So, what is the process? By applying key concepts of functional medicine, identifying lifestyle factors, administering tests and designing customized treatments for patients, the Bredesen ReCODE Protocol recognizes some 150 factors that contribute to Alzheimer’s disease. Specific tests are used to measure underlying factors that cause the disease, and a comprehensive plan, personalized for each patient, addresses lifestyle factors such as diet, sleep, stress management and exercise, as well as gut health, hormonal balance, environmental exposures, infectious triggers and more. The relatively simple and often low-cost solutions to treatment and prevention of aging-related mental disorders includes direction on factors such as nutrition, supplements, mental and physical exercise, stress reduction, intermittent fasting. Following this organized, multifactorial protocol, symptoms of mild cognitive impairment and early AD may often be reversed within six months after treatment. Radiologists have reported that MRI tests, which previously showed typical symptoms of Alzheimer’s in the brain, have returned to normal and research has shown patients returning to work, resuming driving and living as they did prior to mental decline.

Following this organized, multifactorial protocol, symptoms of mild cognitive impairment and early AD may often be reversed within six months after treatment.certified ReCODE Provider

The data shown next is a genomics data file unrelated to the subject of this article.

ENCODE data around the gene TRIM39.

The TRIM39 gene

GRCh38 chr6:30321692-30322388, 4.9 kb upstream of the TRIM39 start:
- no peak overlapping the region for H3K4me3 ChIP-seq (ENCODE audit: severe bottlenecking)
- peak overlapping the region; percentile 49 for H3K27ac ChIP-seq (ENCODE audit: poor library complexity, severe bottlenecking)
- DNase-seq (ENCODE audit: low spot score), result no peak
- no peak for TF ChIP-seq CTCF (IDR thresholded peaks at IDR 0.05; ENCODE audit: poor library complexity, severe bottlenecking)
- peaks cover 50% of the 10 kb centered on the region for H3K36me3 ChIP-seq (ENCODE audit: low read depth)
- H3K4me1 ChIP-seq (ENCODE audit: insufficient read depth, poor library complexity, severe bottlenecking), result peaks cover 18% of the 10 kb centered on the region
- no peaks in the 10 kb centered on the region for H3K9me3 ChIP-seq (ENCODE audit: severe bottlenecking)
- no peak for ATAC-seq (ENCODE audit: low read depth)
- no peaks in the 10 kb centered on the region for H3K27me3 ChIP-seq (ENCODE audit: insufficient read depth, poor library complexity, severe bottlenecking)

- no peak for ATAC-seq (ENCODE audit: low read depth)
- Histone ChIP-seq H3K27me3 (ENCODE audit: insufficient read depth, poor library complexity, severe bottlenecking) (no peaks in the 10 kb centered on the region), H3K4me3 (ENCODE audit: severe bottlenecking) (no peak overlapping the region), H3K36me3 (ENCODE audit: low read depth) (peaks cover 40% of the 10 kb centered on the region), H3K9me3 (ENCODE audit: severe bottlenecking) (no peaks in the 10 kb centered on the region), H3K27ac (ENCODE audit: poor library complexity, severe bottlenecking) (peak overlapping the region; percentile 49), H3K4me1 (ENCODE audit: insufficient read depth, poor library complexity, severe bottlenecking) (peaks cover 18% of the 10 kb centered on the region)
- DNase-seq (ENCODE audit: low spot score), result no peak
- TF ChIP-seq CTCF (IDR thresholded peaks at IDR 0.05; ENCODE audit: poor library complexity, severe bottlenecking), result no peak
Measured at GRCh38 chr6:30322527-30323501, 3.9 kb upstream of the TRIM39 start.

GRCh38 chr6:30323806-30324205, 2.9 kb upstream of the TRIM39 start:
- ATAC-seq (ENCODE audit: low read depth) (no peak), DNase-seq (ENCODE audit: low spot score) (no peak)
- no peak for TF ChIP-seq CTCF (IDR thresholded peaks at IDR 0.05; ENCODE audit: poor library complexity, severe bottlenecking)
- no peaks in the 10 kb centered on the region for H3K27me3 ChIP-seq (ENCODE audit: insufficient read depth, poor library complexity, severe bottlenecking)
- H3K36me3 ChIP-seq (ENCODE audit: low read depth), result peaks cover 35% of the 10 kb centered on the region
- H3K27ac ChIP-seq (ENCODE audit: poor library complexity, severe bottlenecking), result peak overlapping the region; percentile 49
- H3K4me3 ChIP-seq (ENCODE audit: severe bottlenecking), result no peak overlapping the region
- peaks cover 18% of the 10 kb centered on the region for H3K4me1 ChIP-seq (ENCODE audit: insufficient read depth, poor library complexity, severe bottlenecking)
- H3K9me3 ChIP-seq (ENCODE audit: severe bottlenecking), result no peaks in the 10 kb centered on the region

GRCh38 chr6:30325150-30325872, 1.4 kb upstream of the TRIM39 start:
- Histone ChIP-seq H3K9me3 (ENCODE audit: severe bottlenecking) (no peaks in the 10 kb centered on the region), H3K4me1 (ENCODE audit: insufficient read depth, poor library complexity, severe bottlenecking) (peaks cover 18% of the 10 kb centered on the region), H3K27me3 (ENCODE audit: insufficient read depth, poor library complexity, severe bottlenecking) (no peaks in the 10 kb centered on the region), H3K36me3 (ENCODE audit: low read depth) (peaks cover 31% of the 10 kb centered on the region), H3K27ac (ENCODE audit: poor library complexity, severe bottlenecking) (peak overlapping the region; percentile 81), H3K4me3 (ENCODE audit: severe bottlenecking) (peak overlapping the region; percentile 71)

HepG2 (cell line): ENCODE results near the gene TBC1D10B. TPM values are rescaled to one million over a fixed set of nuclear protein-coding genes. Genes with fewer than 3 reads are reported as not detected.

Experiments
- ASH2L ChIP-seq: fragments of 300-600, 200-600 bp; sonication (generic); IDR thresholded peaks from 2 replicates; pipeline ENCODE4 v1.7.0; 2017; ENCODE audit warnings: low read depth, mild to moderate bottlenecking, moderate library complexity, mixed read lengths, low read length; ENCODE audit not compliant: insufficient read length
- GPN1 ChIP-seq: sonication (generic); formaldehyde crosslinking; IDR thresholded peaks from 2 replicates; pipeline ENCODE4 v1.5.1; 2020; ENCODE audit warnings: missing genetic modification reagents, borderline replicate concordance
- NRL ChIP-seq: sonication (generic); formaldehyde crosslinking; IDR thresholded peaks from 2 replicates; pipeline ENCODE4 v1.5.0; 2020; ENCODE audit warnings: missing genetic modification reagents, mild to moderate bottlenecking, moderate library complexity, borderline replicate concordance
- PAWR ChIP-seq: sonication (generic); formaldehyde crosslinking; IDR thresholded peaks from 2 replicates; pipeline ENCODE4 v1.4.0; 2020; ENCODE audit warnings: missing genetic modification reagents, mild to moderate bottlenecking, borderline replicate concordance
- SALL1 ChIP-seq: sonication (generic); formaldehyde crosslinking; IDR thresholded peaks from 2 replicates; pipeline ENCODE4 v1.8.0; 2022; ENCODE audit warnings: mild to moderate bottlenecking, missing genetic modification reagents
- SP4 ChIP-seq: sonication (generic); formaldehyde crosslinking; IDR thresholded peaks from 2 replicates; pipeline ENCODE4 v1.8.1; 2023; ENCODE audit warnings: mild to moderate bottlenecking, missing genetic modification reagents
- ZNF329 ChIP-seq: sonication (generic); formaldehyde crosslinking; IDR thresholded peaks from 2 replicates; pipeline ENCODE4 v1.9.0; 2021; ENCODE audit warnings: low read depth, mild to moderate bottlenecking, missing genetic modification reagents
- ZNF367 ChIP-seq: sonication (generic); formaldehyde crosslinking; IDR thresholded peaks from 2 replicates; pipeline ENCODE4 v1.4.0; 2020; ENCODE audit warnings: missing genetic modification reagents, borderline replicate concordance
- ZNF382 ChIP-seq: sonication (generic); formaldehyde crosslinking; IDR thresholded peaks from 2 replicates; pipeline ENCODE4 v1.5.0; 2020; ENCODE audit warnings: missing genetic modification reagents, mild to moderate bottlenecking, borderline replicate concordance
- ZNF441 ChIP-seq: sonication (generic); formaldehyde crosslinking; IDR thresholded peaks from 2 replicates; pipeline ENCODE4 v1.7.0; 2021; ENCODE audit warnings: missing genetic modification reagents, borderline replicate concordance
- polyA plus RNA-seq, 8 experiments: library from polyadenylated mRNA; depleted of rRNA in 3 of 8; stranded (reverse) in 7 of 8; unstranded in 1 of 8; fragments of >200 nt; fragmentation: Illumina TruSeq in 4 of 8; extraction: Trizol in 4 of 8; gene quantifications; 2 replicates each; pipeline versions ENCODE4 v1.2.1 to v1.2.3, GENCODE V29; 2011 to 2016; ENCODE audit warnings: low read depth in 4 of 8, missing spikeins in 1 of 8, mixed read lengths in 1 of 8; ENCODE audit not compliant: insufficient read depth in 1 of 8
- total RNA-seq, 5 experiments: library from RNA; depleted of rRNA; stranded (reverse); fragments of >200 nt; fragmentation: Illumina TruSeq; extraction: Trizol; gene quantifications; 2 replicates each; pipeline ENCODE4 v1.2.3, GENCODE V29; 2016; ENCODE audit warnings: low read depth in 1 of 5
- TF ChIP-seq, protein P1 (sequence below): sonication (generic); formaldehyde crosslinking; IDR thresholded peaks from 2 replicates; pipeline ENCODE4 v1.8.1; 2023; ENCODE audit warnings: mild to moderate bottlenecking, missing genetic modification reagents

Dr. James is a certified ReCODE Provider

Alzheimer’s is something that I am acutely passionate about, having lost my father to the disease and witnessing first hand its devastating path. And so, I am honored and excited to announce that I have completed the Bredesen training and am now a certified ReCODE Provider. As a functional medicine practitioner, studying this method of treatment is a natural next step for me, and I so look forward to sharing my knowledge with those in need and implementing what I have learned to begin the process of bringing hope to Alzheimer’s, SCI and MCI patients. Through this encouraging research and treatment, I am confident that we will continue to make great strides in reversing cognitive decline.

References:

https://www.ncbi.nlm.nih.gov/pubmed/30283265
https://www.ncbi.nlm.nih.gov/pubmed/27294343
https://www.ncbi.nlm.nih.gov/pmc/articles/PMC5540361/
https://journals.sagepub.com/doi/abs/10.1177/1559827618766468

Finding Focus

help with floundering focus

help with floundering focus

As the children go back to school and parents begin to juggle work, carpools, sports and homework help, it’s easy to become overwhelmed and experience difficulty in maintaining focus. And this applies even more intensely to those dealing with such ailments as ADD, ADHD, mild cognitive impairment and decline, anxiety, past concussions and the like.